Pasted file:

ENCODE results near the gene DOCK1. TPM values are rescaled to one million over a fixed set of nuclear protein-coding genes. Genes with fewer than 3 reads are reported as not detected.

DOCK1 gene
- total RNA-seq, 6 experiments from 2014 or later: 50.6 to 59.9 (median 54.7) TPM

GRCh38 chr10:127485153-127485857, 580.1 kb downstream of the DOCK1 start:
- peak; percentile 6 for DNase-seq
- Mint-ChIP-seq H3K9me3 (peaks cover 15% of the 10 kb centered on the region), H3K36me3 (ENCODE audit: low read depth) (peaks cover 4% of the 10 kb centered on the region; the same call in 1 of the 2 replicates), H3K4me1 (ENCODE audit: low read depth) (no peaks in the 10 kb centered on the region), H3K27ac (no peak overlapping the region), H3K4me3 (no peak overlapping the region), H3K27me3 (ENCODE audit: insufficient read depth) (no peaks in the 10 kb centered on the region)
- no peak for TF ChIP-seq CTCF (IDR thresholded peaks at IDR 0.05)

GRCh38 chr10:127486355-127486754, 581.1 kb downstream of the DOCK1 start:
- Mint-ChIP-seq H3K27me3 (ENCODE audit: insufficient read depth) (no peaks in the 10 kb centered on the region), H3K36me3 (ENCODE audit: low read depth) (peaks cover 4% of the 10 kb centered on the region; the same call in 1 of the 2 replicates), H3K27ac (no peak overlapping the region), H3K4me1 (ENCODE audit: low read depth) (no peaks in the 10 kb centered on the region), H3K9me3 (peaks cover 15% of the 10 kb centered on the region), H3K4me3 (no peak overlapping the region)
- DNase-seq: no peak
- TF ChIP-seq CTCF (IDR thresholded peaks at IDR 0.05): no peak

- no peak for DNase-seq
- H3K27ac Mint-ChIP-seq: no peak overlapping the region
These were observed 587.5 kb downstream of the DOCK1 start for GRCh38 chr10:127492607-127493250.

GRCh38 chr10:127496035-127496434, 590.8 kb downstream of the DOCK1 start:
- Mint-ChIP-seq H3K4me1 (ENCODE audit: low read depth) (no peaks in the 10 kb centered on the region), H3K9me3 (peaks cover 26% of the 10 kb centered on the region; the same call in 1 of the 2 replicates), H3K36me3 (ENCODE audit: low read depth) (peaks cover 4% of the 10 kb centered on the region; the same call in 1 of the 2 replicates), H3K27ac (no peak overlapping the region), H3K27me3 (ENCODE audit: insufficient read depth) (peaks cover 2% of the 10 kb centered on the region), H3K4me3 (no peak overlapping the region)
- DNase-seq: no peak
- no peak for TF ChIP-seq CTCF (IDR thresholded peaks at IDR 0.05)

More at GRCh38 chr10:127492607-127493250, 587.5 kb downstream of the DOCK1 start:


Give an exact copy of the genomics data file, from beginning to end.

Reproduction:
ENCODE results near the gene DOCK1. TPM values are rescaled to one million over a fixed set of nuclear protein-coding genes. Genes with fewer than 3 reads are reported as not detected.

DOCK1 gene
- total RNA-seq, 6 experiments from 2014 or later: 50.6 to 59.9 (median 54.7) TPM

GRCh38 chr10:127485153-127485857, 580.1 kb downstream of the DOCK1 start:
- peak; percentile 6 for DNase-seq
- Mint-ChIP-seq H3K9me3 (peaks cover 15% of the 10 kb centered on the region), H3K36me3 (ENCODE audit: low read depth) (peaks cover 4% of the 10 kb centered on the region; the same call in 1 of the 2 replicates), H3K4me1 (ENCODE audit: low read depth) (no peaks in the 10 kb centered on the region), H3K27ac (no peak overlapping the region), H3K4me3 (no peak overlapping the region), H3K27me3 (ENCODE audit: insufficient read depth) (no peaks in the 10 kb centered on the region)
- no peak for TF ChIP-seq CTCF (IDR thresholded peaks at IDR 0.05)

GRCh38 chr10:127486355-127486754, 581.1 kb downstream of the DOCK1 start:
- Mint-ChIP-seq H3K27me3 (ENCODE audit: insufficient read depth) (no peaks in the 10 kb centered on the region), H3K36me3 (ENCODE audit: low read depth) (peaks cover 4% of the 10 kb centered on the region; the same call in 1 of the 2 replicates), H3K27ac (no peak overlapping the region), H3K4me1 (ENCODE audit: low read depth) (no peaks in the 10 kb centered on the region), H3K9me3 (peaks cover 15% of the 10 kb centered on the region), H3K4me3 (no peak overlapping the region)
- DNase-seq: no peak
- TF ChIP-seq CTCF (IDR thresholded peaks at IDR 0.05): no peak

- no peak for DNase-seq
- H3K27ac Mint-ChIP-seq: no peak overlapping the region
These were observed 587.5 kb downstream of the DOCK1 start for GRCh38 chr10:127492607-127493250.

GRCh38 chr10:127496035-127496434, 590.8 kb downstream of the DOCK1 start:
- Mint-ChIP-seq H3K4me1 (ENCODE audit: low read depth) (no peaks in the 10 kb centered on the region), H3K9me3 (peaks cover 26% of the 10 kb centered on the region; the same call in 1 of the 2 replicates), H3K36me3 (ENCODE audit: low read depth) (peaks cover 4% of the 10 kb centered on the region; the same call in 1 of the 2 replicates), H3K27ac (no peak overlapping the region), H3K27me3 (ENCODE audit: insufficient read depth) (peaks cover 2% of the 10 kb centered on the region), H3K4me3 (no peak overlapping the region)
- DNase-seq: no peak
- no peak for TF ChIP-seq CTCF (IDR thresholded peaks at IDR 0.05)

More at GRCh38 chr10:127492607-127493250, 587.5 kb downstream of the DOCK1 start: